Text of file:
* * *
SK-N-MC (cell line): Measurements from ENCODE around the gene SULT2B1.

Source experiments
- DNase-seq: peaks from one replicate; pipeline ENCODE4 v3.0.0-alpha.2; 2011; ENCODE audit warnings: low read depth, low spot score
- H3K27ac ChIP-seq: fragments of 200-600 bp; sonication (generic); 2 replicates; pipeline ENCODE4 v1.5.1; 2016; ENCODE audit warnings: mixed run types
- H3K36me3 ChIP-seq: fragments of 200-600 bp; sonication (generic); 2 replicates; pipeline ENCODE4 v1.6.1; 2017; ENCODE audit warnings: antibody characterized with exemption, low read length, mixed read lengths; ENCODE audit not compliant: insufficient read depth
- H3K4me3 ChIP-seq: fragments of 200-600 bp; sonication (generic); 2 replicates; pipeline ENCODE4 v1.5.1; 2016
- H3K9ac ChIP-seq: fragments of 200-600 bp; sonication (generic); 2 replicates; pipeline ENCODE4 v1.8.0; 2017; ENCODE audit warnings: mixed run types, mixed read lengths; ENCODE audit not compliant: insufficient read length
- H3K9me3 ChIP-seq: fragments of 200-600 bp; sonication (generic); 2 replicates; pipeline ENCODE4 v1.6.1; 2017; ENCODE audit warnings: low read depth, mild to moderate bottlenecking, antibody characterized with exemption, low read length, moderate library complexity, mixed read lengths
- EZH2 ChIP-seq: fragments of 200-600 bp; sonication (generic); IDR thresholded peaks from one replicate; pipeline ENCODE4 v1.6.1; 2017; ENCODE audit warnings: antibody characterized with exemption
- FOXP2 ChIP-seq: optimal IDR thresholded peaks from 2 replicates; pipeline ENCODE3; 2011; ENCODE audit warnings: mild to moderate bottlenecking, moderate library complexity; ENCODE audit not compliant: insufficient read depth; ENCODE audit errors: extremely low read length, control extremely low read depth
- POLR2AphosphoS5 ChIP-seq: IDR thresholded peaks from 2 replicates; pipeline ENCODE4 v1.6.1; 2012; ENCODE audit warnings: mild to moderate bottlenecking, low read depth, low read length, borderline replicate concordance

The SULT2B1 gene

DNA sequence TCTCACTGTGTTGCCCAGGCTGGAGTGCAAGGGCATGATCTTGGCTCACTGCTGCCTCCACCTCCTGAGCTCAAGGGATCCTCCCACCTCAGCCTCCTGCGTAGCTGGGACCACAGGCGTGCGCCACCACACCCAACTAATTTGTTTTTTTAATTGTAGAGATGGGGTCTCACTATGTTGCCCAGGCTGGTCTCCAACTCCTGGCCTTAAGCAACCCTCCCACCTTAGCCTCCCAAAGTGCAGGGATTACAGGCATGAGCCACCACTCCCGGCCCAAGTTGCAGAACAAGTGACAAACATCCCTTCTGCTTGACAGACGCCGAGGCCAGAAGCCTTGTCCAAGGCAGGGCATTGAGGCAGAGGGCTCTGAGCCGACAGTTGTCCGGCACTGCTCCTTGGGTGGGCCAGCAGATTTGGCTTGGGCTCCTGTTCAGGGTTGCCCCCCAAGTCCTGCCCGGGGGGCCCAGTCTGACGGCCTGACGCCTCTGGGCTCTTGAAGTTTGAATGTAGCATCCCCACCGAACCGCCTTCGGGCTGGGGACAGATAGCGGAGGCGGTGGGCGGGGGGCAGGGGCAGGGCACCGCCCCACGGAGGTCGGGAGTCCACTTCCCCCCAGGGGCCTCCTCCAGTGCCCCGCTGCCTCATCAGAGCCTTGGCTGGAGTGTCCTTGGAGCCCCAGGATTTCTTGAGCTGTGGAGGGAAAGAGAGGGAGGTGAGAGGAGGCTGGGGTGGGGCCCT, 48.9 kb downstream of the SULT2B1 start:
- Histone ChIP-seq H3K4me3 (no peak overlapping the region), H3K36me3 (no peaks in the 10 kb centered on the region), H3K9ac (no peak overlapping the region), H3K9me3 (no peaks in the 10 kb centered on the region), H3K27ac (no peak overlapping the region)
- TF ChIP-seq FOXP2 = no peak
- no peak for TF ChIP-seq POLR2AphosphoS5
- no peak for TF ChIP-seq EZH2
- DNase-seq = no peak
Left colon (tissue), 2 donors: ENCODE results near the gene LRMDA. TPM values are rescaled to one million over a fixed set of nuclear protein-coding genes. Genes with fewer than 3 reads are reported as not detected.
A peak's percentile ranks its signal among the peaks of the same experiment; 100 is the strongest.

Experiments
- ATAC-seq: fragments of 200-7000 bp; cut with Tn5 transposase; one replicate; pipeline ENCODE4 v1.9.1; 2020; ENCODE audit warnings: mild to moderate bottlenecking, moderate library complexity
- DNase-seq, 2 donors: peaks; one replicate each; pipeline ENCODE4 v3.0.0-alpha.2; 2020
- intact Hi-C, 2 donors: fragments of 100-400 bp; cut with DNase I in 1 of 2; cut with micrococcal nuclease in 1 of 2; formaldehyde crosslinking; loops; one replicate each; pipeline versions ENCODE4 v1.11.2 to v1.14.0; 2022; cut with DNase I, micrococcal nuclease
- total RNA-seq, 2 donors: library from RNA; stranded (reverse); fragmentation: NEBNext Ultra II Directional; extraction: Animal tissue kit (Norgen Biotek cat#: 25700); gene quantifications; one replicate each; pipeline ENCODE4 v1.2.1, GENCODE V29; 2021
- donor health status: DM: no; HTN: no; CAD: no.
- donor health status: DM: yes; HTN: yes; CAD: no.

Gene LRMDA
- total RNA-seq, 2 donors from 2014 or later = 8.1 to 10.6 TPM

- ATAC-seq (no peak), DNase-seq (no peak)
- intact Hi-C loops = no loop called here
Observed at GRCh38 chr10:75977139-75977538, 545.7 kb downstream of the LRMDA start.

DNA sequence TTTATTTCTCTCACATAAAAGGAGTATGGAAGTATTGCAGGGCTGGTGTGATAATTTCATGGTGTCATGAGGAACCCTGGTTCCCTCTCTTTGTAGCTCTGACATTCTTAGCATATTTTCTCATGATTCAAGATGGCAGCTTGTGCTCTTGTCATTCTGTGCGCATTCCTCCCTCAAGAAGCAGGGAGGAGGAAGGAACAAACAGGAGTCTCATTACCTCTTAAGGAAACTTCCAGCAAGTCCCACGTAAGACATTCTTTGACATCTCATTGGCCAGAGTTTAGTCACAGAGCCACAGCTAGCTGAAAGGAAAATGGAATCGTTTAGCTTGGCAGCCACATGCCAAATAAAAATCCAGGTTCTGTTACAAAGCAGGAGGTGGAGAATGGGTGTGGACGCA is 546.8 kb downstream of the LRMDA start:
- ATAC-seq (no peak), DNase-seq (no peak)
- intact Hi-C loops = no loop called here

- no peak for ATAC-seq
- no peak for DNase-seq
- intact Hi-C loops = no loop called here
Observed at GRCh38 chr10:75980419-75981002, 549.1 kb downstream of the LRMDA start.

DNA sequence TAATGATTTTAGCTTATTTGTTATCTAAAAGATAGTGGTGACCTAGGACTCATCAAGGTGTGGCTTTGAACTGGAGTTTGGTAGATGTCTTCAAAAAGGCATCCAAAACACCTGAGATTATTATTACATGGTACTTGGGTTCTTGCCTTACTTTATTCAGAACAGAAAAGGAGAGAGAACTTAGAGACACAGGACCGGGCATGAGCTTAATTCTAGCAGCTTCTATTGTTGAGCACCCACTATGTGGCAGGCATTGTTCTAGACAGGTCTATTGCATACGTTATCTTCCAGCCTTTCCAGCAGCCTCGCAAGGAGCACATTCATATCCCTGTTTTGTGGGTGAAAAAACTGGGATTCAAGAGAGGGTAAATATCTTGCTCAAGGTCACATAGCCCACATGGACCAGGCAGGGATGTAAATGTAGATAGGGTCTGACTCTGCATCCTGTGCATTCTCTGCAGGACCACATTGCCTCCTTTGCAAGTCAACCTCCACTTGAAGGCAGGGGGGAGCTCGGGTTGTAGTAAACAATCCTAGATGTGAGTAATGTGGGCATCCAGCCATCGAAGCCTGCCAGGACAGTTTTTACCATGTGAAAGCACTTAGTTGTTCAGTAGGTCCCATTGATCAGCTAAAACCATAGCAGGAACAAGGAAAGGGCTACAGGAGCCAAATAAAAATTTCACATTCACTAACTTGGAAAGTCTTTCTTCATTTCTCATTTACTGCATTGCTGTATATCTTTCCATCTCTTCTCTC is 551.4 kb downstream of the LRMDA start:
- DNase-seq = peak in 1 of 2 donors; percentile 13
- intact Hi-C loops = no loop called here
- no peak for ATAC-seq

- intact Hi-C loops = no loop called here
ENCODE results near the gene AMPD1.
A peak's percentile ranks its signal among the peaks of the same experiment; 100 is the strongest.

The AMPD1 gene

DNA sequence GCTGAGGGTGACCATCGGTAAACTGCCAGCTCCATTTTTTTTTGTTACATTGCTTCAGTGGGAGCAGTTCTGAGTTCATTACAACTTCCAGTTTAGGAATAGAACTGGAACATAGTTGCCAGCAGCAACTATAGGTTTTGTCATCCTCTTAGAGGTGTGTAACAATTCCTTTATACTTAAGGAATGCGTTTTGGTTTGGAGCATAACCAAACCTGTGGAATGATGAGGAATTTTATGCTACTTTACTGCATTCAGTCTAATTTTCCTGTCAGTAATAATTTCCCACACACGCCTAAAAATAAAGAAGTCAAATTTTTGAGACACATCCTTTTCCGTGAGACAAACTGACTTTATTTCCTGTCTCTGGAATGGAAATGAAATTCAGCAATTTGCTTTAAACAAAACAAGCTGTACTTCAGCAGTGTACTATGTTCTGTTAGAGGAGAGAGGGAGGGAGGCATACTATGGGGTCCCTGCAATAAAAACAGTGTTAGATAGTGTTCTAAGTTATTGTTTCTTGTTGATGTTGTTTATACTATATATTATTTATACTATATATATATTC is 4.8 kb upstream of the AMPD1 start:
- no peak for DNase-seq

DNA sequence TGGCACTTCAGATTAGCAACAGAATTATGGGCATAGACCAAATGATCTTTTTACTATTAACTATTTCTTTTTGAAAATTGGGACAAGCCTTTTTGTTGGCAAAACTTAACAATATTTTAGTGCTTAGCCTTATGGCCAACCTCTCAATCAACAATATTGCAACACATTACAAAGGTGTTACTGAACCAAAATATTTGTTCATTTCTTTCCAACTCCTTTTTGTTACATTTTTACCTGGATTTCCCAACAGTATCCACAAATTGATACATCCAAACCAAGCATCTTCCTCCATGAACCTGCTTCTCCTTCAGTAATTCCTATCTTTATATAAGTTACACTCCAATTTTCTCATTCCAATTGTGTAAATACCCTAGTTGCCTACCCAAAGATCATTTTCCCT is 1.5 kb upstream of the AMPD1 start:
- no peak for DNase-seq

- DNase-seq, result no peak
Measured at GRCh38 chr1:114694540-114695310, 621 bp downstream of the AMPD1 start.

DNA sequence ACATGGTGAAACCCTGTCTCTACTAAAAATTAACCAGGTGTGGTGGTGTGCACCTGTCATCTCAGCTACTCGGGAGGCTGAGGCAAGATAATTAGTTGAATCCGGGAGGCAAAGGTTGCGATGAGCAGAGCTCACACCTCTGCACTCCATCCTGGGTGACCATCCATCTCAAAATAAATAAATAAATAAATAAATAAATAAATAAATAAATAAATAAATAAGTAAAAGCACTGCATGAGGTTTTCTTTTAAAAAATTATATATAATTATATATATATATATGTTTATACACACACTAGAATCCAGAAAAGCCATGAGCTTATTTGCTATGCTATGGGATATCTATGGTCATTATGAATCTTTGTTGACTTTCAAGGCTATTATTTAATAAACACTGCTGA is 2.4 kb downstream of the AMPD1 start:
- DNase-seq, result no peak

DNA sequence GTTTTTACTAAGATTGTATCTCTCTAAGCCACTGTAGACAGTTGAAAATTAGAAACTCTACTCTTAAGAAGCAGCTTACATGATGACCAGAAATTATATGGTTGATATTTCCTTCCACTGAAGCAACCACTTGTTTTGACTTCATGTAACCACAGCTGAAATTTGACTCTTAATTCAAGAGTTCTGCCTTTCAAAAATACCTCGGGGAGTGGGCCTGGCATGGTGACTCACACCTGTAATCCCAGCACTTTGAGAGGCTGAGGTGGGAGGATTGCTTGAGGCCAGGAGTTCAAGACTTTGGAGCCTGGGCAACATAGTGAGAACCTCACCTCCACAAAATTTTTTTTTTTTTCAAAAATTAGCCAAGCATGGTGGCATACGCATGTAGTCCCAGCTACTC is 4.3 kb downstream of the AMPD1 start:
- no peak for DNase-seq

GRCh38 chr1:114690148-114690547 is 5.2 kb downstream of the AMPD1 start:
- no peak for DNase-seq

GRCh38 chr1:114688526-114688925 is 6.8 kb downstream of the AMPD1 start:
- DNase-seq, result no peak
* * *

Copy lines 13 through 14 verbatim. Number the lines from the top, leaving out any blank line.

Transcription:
DNA sequence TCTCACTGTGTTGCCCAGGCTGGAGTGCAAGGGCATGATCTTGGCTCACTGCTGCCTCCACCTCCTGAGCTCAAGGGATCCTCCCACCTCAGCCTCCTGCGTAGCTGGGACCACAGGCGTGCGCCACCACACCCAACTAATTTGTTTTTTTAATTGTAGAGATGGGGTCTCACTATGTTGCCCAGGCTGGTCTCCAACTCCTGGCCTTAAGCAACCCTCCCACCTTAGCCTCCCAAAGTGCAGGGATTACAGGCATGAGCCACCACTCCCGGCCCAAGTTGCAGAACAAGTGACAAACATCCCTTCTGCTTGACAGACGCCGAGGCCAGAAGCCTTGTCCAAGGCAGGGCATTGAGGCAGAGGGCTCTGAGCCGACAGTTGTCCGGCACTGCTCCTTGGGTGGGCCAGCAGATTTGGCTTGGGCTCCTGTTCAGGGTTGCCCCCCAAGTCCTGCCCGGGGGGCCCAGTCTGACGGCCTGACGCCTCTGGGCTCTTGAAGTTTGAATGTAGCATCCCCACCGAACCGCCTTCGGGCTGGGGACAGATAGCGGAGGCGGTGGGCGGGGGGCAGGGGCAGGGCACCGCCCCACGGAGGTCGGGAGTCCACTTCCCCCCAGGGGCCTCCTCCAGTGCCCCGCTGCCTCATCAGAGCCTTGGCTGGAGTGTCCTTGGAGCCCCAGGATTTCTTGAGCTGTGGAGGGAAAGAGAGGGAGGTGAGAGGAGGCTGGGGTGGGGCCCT, 48.9 kb downstream of the SULT2B1 start:
- Histone ChIP-seq H3K4me3 (no peak overlapping the region), H3K36me3 (no peaks in the 10 kb centered on the region), H3K9ac (no peak overlapping the region), H3K9me3 (no peaks in the 10 kb centered on the region), H3K27ac (no peak overlapping the region)